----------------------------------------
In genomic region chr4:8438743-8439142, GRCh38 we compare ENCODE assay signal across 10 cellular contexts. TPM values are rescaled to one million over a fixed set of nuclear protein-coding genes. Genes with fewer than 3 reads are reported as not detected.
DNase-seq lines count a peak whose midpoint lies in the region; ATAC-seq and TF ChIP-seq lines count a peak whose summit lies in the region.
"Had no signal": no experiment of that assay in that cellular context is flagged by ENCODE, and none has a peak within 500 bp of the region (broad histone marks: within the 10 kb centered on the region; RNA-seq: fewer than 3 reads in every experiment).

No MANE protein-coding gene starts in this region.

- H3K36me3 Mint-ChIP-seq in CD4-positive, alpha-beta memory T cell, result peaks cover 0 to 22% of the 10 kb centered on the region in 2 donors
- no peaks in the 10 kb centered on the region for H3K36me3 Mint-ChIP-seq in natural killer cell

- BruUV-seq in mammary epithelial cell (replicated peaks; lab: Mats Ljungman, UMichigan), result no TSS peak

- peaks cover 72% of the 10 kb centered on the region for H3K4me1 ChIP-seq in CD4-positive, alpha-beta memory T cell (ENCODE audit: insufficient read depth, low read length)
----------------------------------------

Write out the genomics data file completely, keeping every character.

In genomic region chr4:8438743-8439142, GRCh38 we compare ENCODE assay signal across 10 cellular contexts. TPM values are rescaled to one million over a fixed set of nuclear protein-coding genes. Genes with fewer than 3 reads are reported as not detected.
DNase-seq lines count a peak whose midpoint lies in the region; ATAC-seq and TF ChIP-seq lines count a peak whose summit lies in the region.
"Had no signal": no experiment of that assay in that cellular context is flagged by ENCODE, and none has a peak within 500 bp of the region (broad histone marks: within the 10 kb centered on the region; RNA-seq: fewer than 3 reads in every experiment).

No MANE protein-coding gene starts in this region.

- H3K36me3 Mint-ChIP-seq in CD4-positive, alpha-beta memory T cell, result peaks cover 0 to 22% of the 10 kb centered on the region in 2 donors
- no peaks in the 10 kb centered on the region for H3K36me3 Mint-ChIP-seq in natural killer cell

- BruUV-seq in mammary epithelial cell (replicated peaks; lab: Mats Ljungman, UMichigan), result no TSS peak

- peaks cover 72% of the 10 kb centered on the region for H3K4me1 ChIP-seq in CD4-positive, alpha-beta memory T cell (ENCODE audit: insufficient read depth, low read length)